Vancouver Feature: Fledgling City Incinerated in Minutes

It was a scorching summer day, but a strong breeze was blowing from Burrard Inlet. Workers were burning off timber they had cleared from Canadian Pacific Railway lands. With a sudden gust, the wood frame buildings of tiny Vancouver were aflame. Twenty-five minutes later, there wasn’t much left of the two-month-old city.

The city of Vancouver was incorporated on April 6, 1886. The name was the idea of CPR president William Van Horne, who thought that the western terminus for his transcontinental railway deserved a more recognizable name than Granville, its former title. The founding fathers had grand expectations for their city, although the original townsite was a modest collection of mostly wooden buildings.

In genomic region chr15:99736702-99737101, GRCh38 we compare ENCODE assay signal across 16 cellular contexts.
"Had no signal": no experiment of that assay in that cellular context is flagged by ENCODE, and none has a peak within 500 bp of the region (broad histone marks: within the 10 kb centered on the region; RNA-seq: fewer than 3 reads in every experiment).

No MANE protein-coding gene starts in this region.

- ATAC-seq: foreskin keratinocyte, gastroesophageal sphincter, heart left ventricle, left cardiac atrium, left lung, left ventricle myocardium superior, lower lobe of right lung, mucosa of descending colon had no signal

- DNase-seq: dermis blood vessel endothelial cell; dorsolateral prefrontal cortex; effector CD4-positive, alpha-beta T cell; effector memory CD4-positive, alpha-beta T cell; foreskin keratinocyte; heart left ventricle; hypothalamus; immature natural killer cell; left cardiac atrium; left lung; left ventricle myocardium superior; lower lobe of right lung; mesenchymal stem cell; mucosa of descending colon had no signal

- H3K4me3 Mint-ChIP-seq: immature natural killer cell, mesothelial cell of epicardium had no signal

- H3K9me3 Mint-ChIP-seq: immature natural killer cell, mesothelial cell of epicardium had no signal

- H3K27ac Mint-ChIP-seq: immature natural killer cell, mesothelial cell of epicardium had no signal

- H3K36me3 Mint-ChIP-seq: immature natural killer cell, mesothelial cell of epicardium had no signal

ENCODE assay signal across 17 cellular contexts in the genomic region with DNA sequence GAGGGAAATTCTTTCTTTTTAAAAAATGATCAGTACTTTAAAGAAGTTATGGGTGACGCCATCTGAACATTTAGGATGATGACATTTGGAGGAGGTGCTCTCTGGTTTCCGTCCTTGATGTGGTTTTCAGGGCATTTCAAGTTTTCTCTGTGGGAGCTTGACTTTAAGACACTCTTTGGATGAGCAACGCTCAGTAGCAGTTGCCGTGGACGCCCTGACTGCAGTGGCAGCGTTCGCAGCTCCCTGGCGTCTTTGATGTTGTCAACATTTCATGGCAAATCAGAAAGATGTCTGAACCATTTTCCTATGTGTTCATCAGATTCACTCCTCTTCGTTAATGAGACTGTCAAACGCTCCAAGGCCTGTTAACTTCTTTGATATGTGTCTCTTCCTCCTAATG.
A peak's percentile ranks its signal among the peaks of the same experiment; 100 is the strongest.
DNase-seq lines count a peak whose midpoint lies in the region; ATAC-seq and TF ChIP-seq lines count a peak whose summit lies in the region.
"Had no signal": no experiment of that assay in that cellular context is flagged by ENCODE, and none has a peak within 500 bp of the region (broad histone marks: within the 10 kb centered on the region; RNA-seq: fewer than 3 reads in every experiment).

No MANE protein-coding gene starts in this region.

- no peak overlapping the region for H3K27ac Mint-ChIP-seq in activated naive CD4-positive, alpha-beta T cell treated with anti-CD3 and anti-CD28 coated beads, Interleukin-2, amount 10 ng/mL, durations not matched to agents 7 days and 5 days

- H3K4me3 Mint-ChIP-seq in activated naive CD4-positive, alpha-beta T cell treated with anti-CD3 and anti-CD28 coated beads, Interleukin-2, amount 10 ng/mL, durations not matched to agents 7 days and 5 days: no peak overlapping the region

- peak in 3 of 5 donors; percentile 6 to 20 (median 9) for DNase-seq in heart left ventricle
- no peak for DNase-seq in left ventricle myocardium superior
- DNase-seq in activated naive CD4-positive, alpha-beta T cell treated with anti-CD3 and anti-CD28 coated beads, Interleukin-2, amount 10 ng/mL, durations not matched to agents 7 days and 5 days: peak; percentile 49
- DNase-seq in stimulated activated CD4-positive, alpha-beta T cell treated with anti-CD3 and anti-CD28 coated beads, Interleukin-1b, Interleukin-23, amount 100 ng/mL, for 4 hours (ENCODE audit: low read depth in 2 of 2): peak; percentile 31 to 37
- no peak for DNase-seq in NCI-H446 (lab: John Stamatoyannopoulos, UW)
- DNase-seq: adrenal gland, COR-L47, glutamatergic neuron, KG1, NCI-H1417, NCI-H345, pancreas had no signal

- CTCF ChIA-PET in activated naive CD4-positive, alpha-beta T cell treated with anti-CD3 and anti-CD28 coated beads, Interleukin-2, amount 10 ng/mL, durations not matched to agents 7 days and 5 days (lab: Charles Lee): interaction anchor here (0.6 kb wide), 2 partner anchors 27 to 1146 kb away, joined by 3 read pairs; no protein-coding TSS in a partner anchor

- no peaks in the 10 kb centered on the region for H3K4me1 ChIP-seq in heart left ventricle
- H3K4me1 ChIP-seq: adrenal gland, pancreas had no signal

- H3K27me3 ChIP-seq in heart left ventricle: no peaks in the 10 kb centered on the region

Those hopes might have been dashed less than two months later, when the entire city went up in flames. Where the conflagration started is a matter of dispute, as the winds blew embers across the settlement, setting off fires in many spots.

The young city responded heroically to the disaster. Government swung into action; the police took charge; and within days, construction was underway throughout the townsite. Ironically, the fire may have been a godsend: the new city incorporated modern water, electricity and streetcar systems the old infrastructure could not.